The question "What does Australian style mean to you?" kept on cropping up in interviews whilst I was down in Sydney for RAFW and I'd try to shirk it as to me, there was no good answer to it without being broad and generic. I began my trip with a wee encounter with a lady who I thought was a Japanese eccentric fan of Romance was Born as she hopped about in a flurry of red WARATAH-printed scarfs (I now also know the difference between a protea and a waratah). It turned out that lady was Jenny Kee, someone who I can say I honestly knew nothing about at that point, and that was unfortunately a grave misdemeanour, because when Phil from Streetpeeper took her photo and asked for her name, her assistant looked aghast and yelped "You don't know who Jenny Kee is?!"
Ooops. Fashion history fail. Or err‚Ä¶ Antipodean fashion history fail. Therefore I ended my trip by consuming her autobiography "A Big Life", very very kindly given to me by Georgie Cleary of Alpha60, on my plane ride back home. Five hours of solid reading later and I was consumed by all things Jenny Kee. As it turns out, Kee is the sort that happily declared herself to be thoroughly Australian and proud to be so – her line/mantra is apparently "I come from the land of Oz and Bondi's in my body." In a partial answer to the first question therefore, Jenny Kee to me seems like something of an essential reference in Australia's very young fashion history.
After researching a bit more, I perhaps need to take her 'Big Life' account with a pinch of salt as self-promotion is apparently big in Kee's schtick (most prominently for her sexual encounter with John Lennon pre-Yoko). Yet I couldn't help but be drawn into the world of this half-Italian, half-Cantonese rebel. Her early struggles with her race, her involvement with Sydney's underground scene and most pertinently, her move to London that saw her mingle with all of those Swinging London landmarks and figures that are like magical fashion folklore to me.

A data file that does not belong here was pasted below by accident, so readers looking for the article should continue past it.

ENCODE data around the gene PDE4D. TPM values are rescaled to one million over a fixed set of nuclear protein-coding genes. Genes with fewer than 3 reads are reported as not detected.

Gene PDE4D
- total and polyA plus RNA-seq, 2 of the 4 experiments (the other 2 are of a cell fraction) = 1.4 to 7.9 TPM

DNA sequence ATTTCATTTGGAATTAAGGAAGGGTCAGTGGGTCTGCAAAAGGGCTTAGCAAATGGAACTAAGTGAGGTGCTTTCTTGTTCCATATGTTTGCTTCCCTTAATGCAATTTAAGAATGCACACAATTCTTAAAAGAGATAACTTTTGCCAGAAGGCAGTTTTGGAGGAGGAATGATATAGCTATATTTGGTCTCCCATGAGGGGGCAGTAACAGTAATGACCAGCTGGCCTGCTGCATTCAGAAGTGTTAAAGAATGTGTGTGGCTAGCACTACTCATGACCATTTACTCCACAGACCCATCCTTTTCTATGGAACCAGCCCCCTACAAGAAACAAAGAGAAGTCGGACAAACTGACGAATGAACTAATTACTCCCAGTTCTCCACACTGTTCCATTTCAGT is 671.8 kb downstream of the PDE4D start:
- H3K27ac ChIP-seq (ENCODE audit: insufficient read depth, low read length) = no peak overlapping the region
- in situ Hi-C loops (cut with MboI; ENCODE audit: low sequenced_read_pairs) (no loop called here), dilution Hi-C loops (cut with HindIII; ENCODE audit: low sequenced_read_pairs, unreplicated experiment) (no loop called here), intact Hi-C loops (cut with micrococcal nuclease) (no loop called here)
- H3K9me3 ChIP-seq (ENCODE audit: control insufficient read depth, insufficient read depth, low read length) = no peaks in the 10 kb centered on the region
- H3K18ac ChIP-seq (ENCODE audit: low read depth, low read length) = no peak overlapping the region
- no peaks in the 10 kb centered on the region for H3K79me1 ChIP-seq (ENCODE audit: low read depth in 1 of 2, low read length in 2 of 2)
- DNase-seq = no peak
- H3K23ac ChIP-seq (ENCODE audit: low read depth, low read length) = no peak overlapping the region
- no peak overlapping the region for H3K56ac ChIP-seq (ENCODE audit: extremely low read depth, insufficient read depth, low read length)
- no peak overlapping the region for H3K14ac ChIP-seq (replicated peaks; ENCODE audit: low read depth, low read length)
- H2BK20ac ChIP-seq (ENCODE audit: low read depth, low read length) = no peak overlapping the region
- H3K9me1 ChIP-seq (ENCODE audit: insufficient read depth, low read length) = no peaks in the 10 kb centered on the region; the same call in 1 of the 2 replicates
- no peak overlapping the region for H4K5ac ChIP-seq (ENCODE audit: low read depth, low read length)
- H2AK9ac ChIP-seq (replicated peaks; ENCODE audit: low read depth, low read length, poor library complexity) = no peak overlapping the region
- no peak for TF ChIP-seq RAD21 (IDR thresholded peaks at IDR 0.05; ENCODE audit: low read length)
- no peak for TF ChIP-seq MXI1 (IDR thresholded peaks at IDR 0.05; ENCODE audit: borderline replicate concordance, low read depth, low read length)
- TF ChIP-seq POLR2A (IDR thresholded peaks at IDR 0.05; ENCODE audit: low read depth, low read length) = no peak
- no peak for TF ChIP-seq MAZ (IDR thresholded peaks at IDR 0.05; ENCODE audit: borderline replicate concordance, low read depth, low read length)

In two chapters, she recalls all the things that makes me get all riled up, sticking up for London as a richly imbued style city… her working (and stealing) at Biba's Kensington Church Street store, being entranced by the store Hung On You at World's End in Chelsea and probably her most influential epoch in London, working with Vern Lambert at his stall at the Chelsea Antique Market. Lambert is probably most well known for being a close friend of Anna Piaggi and was a pivotal figure for Piaggi because of his expansive knowledge of fashion history. Kee recalls playing with the clothes on Lambert's stall – Vionnets, Schiaparellis, Chanels, Mainbochers – as well as Lambert as her style mentor, encouraging out-of-context styling which at the time meant combining various ethnic and period dress together in flamboyant ensembles as well as dressing the likes of Jimi Hendrix, Penelope Tree, Marianne Faithfull, Anita Pallenberg, Mick Jagger (who adored Schiaparelli jackets).